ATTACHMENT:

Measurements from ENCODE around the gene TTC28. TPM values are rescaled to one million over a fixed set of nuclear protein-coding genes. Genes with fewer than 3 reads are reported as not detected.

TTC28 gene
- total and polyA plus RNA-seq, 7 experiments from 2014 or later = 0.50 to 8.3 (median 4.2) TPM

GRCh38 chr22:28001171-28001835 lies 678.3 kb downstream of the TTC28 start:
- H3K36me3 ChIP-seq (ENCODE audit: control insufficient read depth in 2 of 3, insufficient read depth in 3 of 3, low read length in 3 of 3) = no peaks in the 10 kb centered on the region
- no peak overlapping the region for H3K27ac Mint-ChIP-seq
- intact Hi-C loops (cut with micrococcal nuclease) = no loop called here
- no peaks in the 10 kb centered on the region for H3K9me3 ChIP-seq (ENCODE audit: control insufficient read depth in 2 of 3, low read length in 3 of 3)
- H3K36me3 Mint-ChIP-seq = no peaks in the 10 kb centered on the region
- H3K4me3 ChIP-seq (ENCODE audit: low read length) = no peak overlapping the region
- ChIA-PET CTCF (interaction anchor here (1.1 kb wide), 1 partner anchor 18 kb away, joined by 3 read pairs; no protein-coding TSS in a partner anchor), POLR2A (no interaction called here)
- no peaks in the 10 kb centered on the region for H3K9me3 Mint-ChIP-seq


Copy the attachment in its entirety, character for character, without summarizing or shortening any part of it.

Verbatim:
Measurements from ENCODE around the gene TTC28. TPM values are rescaled to one million over a fixed set of nuclear protein-coding genes. Genes with fewer than 3 reads are reported as not detected.

TTC28 gene
- total and polyA plus RNA-seq, 7 experiments from 2014 or later = 0.50 to 8.3 (median 4.2) TPM

GRCh38 chr22:28001171-28001835 lies 678.3 kb downstream of the TTC28 start:
- H3K36me3 ChIP-seq (ENCODE audit: control insufficient read depth in 2 of 3, insufficient read depth in 3 of 3, low read length in 3 of 3) = no peaks in the 10 kb centered on the region
- no peak overlapping the region for H3K27ac Mint-ChIP-seq
- intact Hi-C loops (cut with micrococcal nuclease) = no loop called here
- no peaks in the 10 kb centered on the region for H3K9me3 ChIP-seq (ENCODE audit: control insufficient read depth in 2 of 3, low read length in 3 of 3)
- H3K36me3 Mint-ChIP-seq = no peaks in the 10 kb centered on the region
- H3K4me3 ChIP-seq (ENCODE audit: low read length) = no peak overlapping the region
- ChIA-PET CTCF (interaction anchor here (1.1 kb wide), 1 partner anchor 18 kb away, joined by 3 read pairs; no protein-coding TSS in a partner anchor), POLR2A (no interaction called here)
- no peaks in the 10 kb centered on the region for H3K9me3 Mint-ChIP-seq